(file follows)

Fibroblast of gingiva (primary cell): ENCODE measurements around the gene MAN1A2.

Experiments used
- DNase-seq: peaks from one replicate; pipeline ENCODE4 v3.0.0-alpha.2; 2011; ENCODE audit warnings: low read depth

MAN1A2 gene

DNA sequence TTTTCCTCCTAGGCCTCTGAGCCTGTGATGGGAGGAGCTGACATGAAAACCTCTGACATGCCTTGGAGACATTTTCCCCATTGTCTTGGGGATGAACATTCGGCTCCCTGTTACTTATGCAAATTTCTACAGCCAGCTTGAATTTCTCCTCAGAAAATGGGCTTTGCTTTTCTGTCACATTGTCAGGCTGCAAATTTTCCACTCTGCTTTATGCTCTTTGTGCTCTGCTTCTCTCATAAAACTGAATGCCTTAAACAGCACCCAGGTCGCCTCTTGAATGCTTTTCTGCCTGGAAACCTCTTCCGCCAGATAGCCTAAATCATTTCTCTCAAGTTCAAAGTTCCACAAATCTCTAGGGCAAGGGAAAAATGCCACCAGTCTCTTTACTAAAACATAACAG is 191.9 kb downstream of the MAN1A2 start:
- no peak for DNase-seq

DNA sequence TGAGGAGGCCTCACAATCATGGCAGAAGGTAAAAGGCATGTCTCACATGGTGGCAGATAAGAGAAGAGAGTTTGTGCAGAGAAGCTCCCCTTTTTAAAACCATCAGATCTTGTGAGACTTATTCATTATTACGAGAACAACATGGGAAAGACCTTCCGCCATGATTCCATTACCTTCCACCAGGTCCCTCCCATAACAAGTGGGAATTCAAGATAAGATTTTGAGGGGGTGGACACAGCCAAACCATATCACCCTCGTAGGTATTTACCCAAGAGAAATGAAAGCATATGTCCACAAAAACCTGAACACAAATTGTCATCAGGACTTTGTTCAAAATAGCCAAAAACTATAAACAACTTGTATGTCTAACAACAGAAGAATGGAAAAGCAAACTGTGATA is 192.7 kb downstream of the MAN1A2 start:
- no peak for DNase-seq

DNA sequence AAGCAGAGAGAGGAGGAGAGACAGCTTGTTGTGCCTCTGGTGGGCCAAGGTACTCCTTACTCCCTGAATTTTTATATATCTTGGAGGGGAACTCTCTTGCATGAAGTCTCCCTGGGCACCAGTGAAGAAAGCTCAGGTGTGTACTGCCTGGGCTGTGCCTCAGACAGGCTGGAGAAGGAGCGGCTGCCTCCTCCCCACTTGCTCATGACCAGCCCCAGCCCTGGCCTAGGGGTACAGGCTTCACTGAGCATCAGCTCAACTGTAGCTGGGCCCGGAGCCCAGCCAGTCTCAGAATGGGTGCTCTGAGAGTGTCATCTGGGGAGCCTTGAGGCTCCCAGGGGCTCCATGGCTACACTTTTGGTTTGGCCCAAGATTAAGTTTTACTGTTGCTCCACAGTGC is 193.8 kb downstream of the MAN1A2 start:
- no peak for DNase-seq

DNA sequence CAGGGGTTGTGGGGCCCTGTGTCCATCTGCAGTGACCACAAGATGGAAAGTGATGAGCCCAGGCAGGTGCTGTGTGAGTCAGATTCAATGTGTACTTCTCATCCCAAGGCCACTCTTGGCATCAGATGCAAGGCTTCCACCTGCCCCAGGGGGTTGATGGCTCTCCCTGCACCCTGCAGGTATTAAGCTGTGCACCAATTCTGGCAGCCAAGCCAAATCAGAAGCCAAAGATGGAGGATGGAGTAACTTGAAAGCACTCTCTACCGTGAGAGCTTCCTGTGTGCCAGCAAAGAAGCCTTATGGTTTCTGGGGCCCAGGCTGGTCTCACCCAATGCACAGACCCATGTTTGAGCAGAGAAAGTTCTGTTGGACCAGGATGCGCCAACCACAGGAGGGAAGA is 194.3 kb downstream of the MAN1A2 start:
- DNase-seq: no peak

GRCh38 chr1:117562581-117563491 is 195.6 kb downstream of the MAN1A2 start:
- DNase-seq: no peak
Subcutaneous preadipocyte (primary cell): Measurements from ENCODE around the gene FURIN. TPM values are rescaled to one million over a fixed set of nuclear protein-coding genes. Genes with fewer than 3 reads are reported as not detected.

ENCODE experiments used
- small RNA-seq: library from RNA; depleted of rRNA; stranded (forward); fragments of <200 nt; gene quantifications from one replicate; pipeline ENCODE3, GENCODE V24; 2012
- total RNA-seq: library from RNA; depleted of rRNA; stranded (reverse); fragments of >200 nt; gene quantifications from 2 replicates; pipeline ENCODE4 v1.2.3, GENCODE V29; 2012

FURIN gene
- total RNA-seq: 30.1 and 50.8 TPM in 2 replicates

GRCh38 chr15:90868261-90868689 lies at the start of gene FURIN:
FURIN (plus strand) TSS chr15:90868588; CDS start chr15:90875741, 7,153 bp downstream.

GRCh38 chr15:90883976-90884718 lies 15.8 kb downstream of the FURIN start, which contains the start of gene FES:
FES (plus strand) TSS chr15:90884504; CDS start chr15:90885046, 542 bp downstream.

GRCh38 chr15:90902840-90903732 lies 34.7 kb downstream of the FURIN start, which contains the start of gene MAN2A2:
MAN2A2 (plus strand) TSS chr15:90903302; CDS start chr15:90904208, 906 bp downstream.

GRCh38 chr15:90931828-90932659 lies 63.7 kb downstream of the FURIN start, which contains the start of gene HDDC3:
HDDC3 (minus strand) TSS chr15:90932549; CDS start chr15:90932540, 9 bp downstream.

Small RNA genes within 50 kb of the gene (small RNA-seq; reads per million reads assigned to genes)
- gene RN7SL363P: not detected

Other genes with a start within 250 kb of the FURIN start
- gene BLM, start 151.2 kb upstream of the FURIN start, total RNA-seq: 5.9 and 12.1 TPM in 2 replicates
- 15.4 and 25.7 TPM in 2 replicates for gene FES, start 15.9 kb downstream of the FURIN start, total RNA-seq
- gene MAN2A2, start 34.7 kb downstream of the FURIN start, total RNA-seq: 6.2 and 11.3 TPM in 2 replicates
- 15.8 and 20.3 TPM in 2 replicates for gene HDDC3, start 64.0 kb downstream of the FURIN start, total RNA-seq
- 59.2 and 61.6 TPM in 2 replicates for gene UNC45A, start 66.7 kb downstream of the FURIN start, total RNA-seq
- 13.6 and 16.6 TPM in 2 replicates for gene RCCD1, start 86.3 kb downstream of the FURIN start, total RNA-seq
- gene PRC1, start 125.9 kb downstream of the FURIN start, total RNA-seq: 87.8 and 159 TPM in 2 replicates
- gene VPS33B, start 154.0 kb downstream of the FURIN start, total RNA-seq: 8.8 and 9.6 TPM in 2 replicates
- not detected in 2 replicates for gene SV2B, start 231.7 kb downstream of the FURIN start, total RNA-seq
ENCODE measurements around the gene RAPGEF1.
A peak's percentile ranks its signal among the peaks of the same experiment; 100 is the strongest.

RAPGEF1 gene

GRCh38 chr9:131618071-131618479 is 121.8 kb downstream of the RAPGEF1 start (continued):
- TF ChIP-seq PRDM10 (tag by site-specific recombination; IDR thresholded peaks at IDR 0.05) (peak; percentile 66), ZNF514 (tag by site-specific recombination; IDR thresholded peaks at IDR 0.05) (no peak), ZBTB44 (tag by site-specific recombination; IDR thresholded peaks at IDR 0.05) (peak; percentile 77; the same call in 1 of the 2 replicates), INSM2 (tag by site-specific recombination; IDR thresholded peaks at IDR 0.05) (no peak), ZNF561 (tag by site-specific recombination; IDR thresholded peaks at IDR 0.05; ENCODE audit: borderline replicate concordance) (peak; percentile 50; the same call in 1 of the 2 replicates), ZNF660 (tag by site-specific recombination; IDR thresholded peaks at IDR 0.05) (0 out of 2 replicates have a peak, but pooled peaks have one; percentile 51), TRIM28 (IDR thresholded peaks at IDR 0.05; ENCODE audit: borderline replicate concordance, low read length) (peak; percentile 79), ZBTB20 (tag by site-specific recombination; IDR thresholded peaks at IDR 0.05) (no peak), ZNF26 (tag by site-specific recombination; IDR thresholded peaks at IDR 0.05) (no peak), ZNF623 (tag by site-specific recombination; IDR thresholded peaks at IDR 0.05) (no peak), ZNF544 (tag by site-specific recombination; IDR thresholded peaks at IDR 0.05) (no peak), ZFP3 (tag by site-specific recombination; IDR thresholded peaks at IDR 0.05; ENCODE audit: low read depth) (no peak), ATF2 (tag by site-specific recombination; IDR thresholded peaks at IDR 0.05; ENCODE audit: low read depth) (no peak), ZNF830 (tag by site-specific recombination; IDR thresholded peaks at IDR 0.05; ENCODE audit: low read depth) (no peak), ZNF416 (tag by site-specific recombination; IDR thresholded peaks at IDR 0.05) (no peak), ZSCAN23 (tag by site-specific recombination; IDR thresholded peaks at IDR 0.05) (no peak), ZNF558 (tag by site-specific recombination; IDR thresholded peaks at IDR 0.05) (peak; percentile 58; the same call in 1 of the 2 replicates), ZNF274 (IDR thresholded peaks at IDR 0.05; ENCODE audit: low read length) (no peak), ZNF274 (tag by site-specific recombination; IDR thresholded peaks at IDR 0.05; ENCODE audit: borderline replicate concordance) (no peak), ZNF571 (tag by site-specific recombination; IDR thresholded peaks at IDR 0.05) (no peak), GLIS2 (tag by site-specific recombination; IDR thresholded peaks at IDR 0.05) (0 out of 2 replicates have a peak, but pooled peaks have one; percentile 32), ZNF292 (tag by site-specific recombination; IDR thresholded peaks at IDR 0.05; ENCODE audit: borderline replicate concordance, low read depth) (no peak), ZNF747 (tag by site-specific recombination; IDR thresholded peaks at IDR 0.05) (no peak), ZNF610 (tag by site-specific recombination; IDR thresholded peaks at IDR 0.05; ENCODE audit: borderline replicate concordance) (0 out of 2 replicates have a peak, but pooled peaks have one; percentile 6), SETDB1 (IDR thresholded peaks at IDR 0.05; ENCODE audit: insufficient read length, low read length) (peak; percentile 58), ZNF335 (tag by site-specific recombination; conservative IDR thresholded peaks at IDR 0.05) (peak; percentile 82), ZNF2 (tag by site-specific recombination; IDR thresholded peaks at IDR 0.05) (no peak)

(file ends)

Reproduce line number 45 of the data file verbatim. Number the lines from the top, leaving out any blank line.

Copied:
- TF ChIP-seq PRDM10 (tag by site-specific recombination; IDR thresholded peaks at IDR 0.05) (peak; percentile 66), ZNF514 (tag by site-specific recombination; IDR thresholded peaks at IDR 0.05) (no peak), ZBTB44 (tag by site-specific recombination; IDR thresholded peaks at IDR 0.05) (peak; percentile 77; the same call in 1 of the 2 replicates), INSM2 (tag by site-specific recombination; IDR thresholded peaks at IDR 0.05) (no peak), ZNF561 (tag by site-specific recombination; IDR thresholded peaks at IDR 0.05; ENCODE audit: borderline replicate concordance) (peak; percentile 50; the same call in 1 of the 2 replicates), ZNF660 (tag by site-specific recombination; IDR thresholded peaks at IDR 0.05) (0 out of 2 replicates have a peak, but pooled peaks have one; percentile 51), TRIM28 (IDR thresholded peaks at IDR 0.05; ENCODE audit: borderline replicate concordance, low read length) (peak; percentile 79), ZBTB20 (tag by site-specific recombination; IDR thresholded peaks at IDR 0.05) (no peak), ZNF26 (tag by site-specific recombination; IDR thresholded peaks at IDR 0.05) (no peak), ZNF623 (tag by site-specific recombination; IDR thresholded peaks at IDR 0.05) (no peak), ZNF544 (tag by site-specific recombination; IDR thresholded peaks at IDR 0.05) (no peak), ZFP3 (tag by site-specific recombination; IDR thresholded peaks at IDR 0.05; ENCODE audit: low read depth) (no peak), ATF2 (tag by site-specific recombination; IDR thresholded peaks at IDR 0.05; ENCODE audit: low read depth) (no peak), ZNF830 (tag by site-specific recombination; IDR thresholded peaks at IDR 0.05; ENCODE audit: low read depth) (no peak), ZNF416 (tag by site-specific recombination; IDR thresholded peaks at IDR 0.05) (no peak), ZSCAN23 (tag by site-specific recombination; IDR thresholded peaks at IDR 0.05) (no peak), ZNF558 (tag by site-specific recombination; IDR thresholded peaks at IDR 0.05) (peak; percentile 58; the same call in 1 of the 2 replicates), ZNF274 (IDR thresholded peaks at IDR 0.05; ENCODE audit: low read length) (no peak), ZNF274 (tag by site-specific recombination; IDR thresholded peaks at IDR 0.05; ENCODE audit: borderline replicate concordance) (no peak), ZNF571 (tag by site-specific recombination; IDR thresholded peaks at IDR 0.05) (no peak), GLIS2 (tag by site-specific recombination; IDR thresholded peaks at IDR 0.05) (0 out of 2 replicates have a peak, but pooled peaks have one; percentile 32), ZNF292 (tag by site-specific recombination; IDR thresholded peaks at IDR 0.05; ENCODE audit: borderline replicate concordance, low read depth) (no peak), ZNF747 (tag by site-specific recombination; IDR thresholded peaks at IDR 0.05) (no peak), ZNF610 (tag by site-specific recombination; IDR thresholded peaks at IDR 0.05; ENCODE audit: borderline replicate concordance) (0 out of 2 replicates have a peak, but pooled peaks have one; percentile 6), SETDB1 (IDR thresholded peaks at IDR 0.05; ENCODE audit: insufficient read length, low read length) (peak; percentile 58), ZNF335 (tag by site-specific recombination; conservative IDR thresholded peaks at IDR 0.05) (peak; percentile 82), ZNF2 (tag by site-specific recombination; IDR thresholded peaks at IDR 0.05) (no peak)